Businesses Respond To Heat

August 4, 2006
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This year's uncharacteristically hot "dog days of summer" left the West Michigan area reeling. Some workers had the luxury of turning up the air conditioning, drawing the blinds and spending the day indoors. Others, particularly the blue-collar work force, saw normal routines altered or even made impossible by temperatures in the high 90s early last week.

Much of the crew at Award Window Cleaning Services found themselves coming in on Saturday and Sunday to fill out their work week.

"We tell them to work as long as they can and pull off when they can't stand it anymore," said owner and sales manager Mark Reinhart.

Washing the windows at GrandValleyStateUniversity's EberhardCenter on Monday and the National City Bank building on Tuesday, Reinhart's workers were about as intimate with the sun as any employee in the city last week as they sat atop 10 stories of reflective surfaces. The workday ended for the high-rise window washers at — but not because the washers were too uncomfortable. The windows became so hot that the water evaporated as soon as it hit the glass, making washing impossible.

Roadwork construction shut down early on the stretch of I-96 between Marne and Walker, along with other M-DOT projects across the state. Temperatures 90 degrees or higher cause concrete to become brittle when it cures, said spokesperson Dawn Garner, severely affecting the quality of the surface. As such, all M-DOT concrete work shuts down when the mercury hits 90, which happened around most of last week.

Under the circumstances, it would seem that most concrete work would have halted during the heat wave, yet some construction continued.

"It gets a little tricky when you're talking this type of heat," said Fred Statler of Statler Concrete and Supply in Kalamazoo. "It'll suck all the moisture out of the concrete."

Concrete companies and contractors do everything in their power to keep the concrete flowing, Statler said. They pour as early in the morning as possible, and keep substrate damp with a hose or sprinklers. Some firms use a retarding agent to keep moisture in; all use a curing agent.

Most of Statler's drivers were done by last week. He took special note of construction workers dealing with metal forms for building supports.

"Those forms get hotter than hell," he said. "You better pour those early in the morning before they heat up."

Allendale tapered roofing manufacturer Triangle Design Inc. had a similar problem with its materials last week. Certain adhesives and some wood and plastic components weren't behaving as designed in the afternoon heat. During the morning, when it was 15 to 20 degrees cooler, the tolerance levels were normal. So Triangle started running its plant from to . Not only was the manufacturing process consistent, electric costs were cheaper and employees were able to get out of the factory during the hottest times of day.

"Most people tend to get up earlier when it's hot anyway," said president Tim Sanders. "So they get to work at 5, they can get in an 8-hour day by . Psychologically, they feel like they have a paid half-day off."

Sanders reported the same occurrence on client sites in Detroit and at the ever-expanding Toyota flagship plant in Kentucky. Many of these projects carry night shifts that clock out at 9 or , with little work being done in daylight hours.

"Contractors have to put roofs on when it's not raining; we have to produce product in a timely fashion," Sanders said. "We're both using the clock to our advantage."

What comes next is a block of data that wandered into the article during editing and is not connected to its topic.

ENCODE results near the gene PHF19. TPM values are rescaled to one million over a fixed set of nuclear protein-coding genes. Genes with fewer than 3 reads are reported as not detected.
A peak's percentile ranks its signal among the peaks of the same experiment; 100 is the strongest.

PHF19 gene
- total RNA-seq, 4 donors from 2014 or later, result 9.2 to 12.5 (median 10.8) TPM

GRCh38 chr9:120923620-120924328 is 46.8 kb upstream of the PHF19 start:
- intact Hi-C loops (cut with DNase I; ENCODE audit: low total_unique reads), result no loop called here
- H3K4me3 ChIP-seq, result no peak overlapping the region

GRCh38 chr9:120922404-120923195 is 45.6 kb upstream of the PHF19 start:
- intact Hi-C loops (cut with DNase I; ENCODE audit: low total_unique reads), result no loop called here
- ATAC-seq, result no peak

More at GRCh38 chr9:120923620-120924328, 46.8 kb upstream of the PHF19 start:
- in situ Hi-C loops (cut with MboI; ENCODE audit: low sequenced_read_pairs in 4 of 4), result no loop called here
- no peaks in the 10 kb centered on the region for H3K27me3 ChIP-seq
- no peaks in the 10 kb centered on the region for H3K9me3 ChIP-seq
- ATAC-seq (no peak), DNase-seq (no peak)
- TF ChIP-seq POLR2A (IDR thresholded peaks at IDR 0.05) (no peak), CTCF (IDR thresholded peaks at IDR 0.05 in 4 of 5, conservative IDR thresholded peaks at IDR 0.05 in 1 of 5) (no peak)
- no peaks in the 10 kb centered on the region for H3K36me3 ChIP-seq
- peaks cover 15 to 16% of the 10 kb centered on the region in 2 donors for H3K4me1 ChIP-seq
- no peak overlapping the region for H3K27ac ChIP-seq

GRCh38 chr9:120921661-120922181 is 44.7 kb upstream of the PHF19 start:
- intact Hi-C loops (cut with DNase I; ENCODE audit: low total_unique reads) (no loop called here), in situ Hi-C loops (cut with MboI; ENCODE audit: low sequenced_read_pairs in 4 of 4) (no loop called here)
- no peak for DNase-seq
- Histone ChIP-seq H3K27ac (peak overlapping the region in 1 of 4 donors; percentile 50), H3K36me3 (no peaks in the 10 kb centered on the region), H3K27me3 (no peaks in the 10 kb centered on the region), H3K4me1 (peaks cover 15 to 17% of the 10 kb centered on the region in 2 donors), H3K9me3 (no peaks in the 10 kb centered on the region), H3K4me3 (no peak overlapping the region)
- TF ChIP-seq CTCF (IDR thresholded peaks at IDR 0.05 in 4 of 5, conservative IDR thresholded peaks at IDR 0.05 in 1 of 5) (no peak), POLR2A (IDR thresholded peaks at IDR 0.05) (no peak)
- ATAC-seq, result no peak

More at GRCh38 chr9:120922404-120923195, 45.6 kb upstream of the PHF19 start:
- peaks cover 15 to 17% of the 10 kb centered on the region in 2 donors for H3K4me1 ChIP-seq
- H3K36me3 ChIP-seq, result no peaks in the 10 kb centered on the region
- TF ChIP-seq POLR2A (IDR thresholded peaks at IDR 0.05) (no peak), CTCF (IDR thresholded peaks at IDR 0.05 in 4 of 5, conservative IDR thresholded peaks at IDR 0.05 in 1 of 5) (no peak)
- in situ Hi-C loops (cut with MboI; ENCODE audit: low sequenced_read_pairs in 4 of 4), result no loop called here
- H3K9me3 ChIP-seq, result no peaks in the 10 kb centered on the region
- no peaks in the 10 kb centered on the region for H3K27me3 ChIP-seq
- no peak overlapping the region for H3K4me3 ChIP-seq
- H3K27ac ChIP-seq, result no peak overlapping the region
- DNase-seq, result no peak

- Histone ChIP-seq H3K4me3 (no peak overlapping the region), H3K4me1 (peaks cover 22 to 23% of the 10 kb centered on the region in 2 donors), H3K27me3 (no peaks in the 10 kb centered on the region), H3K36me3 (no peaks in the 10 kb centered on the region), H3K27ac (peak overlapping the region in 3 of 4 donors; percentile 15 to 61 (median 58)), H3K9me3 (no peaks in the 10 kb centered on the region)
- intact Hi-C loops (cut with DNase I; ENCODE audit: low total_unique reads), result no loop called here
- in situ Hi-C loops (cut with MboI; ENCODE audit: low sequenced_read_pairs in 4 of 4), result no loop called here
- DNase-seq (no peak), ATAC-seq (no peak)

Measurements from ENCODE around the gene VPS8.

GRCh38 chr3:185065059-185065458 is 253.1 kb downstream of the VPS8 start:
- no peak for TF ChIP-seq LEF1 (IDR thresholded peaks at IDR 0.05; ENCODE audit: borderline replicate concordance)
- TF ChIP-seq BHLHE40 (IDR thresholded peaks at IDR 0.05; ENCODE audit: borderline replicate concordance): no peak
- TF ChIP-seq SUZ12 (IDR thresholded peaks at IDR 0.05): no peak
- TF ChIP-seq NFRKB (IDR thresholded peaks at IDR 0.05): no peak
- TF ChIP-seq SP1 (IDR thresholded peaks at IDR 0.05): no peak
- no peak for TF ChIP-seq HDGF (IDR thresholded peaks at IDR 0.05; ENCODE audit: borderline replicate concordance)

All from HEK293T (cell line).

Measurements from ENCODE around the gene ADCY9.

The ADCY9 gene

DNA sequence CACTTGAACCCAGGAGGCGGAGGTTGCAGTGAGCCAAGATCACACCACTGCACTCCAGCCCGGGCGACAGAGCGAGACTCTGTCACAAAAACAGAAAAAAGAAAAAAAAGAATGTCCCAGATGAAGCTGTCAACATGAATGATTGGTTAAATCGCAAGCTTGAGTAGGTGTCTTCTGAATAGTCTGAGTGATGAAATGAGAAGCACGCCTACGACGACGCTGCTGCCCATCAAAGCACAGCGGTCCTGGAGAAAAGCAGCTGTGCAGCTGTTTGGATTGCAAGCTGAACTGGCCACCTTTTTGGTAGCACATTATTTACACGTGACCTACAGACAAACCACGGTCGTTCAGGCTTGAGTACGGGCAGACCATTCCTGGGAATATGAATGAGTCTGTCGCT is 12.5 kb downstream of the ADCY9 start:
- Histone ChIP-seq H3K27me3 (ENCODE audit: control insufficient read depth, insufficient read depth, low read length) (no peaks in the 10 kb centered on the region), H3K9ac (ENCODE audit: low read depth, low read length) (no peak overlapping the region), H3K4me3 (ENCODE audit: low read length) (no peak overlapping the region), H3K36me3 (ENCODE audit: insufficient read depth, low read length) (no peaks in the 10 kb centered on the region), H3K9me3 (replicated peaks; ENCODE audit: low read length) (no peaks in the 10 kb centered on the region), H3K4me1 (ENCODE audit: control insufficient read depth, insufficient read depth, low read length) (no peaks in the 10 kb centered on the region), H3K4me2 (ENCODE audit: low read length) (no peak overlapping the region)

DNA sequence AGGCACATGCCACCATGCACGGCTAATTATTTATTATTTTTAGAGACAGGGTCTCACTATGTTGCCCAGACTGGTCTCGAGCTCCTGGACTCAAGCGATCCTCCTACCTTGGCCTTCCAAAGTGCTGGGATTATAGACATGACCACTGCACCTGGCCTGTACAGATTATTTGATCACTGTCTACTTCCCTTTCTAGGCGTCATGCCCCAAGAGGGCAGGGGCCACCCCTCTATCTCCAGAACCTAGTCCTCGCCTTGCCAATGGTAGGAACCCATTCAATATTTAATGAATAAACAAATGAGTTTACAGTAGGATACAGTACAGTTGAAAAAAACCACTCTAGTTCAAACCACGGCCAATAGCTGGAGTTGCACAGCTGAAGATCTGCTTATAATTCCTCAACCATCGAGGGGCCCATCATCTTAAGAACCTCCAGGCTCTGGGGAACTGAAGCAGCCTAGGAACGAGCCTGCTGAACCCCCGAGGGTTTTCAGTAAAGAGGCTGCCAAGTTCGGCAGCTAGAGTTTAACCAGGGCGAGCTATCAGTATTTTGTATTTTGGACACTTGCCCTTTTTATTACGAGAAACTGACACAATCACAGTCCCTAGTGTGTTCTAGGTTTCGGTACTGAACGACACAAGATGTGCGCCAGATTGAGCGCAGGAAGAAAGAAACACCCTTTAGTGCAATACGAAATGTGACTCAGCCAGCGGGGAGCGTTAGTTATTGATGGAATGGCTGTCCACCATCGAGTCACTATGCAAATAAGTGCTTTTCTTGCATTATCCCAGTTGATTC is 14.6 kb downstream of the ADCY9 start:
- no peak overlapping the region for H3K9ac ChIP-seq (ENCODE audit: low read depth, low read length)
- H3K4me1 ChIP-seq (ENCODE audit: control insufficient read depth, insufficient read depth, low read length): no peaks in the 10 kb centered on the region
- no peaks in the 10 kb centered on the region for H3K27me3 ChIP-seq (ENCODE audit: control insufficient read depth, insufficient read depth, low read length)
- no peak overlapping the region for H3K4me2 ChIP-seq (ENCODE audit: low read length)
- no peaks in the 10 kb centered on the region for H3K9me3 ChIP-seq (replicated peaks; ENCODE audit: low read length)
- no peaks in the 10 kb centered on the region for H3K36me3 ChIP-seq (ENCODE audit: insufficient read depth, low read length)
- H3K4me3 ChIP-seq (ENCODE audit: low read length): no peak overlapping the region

Belmont landscaping firm Lawn Ranger has tried its best to adjust its schedule to the heat. On Monday and Tuesday, when most of its scheduled work is commercial structures, it can start the day at or earlier. The rest of the week, it's touch and go — never earlier than , but as close to it as possible.

"We got a call from a lady today who called me just about everything you could think of," said founder and President Brent Fields. "We were mowing her neighbor's lawn at . Didn't say who she was or what number I should call to apologize. … Our customers always understand; sometimes their neighbors don't."

Last Monday, the firm kicked off the day at , building enough of a lead to cut off at Tuesday for a barbecue at Fields' cottage.

"Sometimes, you have to look at it and say, as a company, you're not going to make any money today," Fields said.

Fields was impressed last week with some contractors that worked at his home during the afternoon heat: North Kent Well & Pump and overhead door-vendor Bouma Bros.

"The door company — I didn't think there was any way they'd come out on Tuesday," Fields said. "Up in that ceiling, with no wind or anything — that had to really suck."

In many cases, the work just has to get done, and there is little flexibility for bowing to the weather. At large construction companies such as Pioneer Construction and The Christman Co., managers go to pains to schedule work around the heat, but are not always successful.

"You can change your work activities to deal with the weather and hope it passes pretty soon — switch things around so you're not baking in the sun," said Pioneer president Tim Schowalter. "But I can't imagine a temperature high enough that would require a complete work stoppage."

Don Staley, Christman's Lansing-based safety manager, agreed. Like Schowalter and thousands of high school football coaches last week, Staley preached the necessity of constantly drinking water. He also advised extending the duration and frequency of breaks throughout the day.

"As hot as it's been, there comes a point — like this afternoon — where we've had several projects just shut down with exterior work," Staley said. "There comes a point where you're just not going to get any productivity."    

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